A rigid adherence to a uniquely glum aesthetic meets an adeptness for melodic manipulation and riff placement, Glasgow’s Tyrannus shine forth with an unmistakable character that speaks of understated contemporary darkness.
A jagged, cluttered riff factory of sci-fi obsessed progressive death metal, Leeds’s own Cryptic Shift are as outrageously ambitious as they are totally convinced of their ability to deliver this lofty juggernaut of near limitless musical ambition.
Referencing the innocent roots of the genre, Cambridgeshire’s Celestial Sanctuary work to resolve the legacy of the OSDM trend by stamping it with a younger voice. The packaging may be familiar, the aspirations modest, but the austere ethos of this artist yields more fruit than many more elaborate offerings of the recent present.
A stylistic hall of mirrors, London’s Atvm are akin to lifting a rock and witnessing all the putrid life beneath. A hive of activity that swells from primitive randomness, to carefree play, to bombastic statements of epic and expertly crafted death metal.
Combining technical wizardry with quirky riffcraft, cold brutality and goth melodrama, Damim flesh out a Frankensteinian phantasmagoria of death metal. Both physically demanding to listen to, yet infused with melodramatic emotion, they boast a rare expressive and aesthetic range whilst retaining an impressive coherence.
Newcastle’s Live Burial also operate at the old school end of the genre, but unlike the direct workmanship of Celestial Sanctuary, Live Burial inject an emotional and expressive range into their delivery that injects new life into an old format.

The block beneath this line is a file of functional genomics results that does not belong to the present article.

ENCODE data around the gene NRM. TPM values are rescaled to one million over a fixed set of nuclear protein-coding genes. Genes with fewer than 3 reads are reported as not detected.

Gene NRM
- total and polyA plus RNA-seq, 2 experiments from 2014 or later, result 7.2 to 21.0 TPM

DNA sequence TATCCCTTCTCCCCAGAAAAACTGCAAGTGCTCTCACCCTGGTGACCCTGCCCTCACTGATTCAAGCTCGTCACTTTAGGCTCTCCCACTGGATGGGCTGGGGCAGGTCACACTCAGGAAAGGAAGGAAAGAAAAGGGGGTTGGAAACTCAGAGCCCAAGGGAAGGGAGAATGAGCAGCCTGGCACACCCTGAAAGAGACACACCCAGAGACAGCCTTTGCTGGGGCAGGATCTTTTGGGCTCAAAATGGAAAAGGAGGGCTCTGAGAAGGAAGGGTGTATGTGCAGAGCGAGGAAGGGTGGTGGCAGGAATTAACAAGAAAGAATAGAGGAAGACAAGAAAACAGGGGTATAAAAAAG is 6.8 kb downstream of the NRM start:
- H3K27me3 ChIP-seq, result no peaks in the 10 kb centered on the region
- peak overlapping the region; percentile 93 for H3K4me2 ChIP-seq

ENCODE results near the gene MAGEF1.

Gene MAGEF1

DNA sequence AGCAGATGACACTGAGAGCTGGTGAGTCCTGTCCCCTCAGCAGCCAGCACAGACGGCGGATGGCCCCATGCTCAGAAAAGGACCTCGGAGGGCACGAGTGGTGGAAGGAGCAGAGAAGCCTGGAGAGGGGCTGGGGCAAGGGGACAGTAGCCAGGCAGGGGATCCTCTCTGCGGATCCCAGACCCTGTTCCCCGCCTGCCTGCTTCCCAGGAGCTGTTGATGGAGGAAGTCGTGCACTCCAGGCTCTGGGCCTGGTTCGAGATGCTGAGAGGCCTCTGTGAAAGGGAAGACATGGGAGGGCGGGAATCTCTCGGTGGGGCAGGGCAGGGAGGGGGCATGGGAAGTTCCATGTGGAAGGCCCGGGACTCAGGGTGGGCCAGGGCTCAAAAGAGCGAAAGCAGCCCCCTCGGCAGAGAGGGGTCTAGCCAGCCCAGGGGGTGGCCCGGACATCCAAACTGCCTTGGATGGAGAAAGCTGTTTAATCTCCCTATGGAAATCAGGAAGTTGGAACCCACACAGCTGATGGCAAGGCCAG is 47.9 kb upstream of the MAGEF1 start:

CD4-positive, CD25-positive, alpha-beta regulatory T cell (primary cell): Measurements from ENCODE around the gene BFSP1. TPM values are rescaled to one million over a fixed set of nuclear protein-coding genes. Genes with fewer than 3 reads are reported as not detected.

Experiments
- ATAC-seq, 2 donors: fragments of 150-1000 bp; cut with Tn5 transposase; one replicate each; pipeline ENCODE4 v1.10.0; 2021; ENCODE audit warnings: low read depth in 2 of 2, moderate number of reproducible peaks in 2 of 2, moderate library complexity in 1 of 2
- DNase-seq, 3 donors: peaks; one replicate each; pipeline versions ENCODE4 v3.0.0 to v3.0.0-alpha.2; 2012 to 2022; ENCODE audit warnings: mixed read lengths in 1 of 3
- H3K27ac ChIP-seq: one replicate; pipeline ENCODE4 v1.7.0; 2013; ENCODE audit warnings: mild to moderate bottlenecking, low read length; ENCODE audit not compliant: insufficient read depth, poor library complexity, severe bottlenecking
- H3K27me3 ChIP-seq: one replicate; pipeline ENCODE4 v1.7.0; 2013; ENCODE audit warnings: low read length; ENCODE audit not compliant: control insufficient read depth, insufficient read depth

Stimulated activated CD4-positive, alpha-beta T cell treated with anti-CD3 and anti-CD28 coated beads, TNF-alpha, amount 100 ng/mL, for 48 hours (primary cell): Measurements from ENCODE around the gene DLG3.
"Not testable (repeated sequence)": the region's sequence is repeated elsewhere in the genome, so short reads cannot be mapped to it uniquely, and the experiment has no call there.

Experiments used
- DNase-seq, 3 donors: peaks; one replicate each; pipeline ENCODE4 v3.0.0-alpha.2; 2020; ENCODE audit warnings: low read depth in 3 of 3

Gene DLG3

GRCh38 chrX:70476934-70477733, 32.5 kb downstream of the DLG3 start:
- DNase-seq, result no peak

Although really more of a blackened thrash outfit, to not include Lancaster’s Insurgency in a list of eccentric British extreme metal would be a crime, as their format of outrageously direct violence is truly a wonder to behold.
Chasmic death metal for the void injects an agreeable degree of architecture to keep the riff-minded interested, soaking up the heavy emphasis on atmosphere with weighty, tritone based riffs. Although being very much “on trend” in terms of caverncore, Vacivus deliver their tribute with an outrageously direct brutality that warrants attention.
This energetic prog thrash oddity is certainly Britdeath in spirit, delivering the same balancing act of conviction and professionalism combined with overtly quirky flourishes that make it stand out from so much background noise within modern extreme metal.
Classic thrash and early death metal riffs abound from York’s Deathmace, with a very pronounced hardcore punk flavour woven throughout. They may rest almost entirely on emulating their predecessors, but whilst we can sit back in our armchairs smoking our pipes and point out their similarities to Master, Deathmace actually beat veterans at their own game.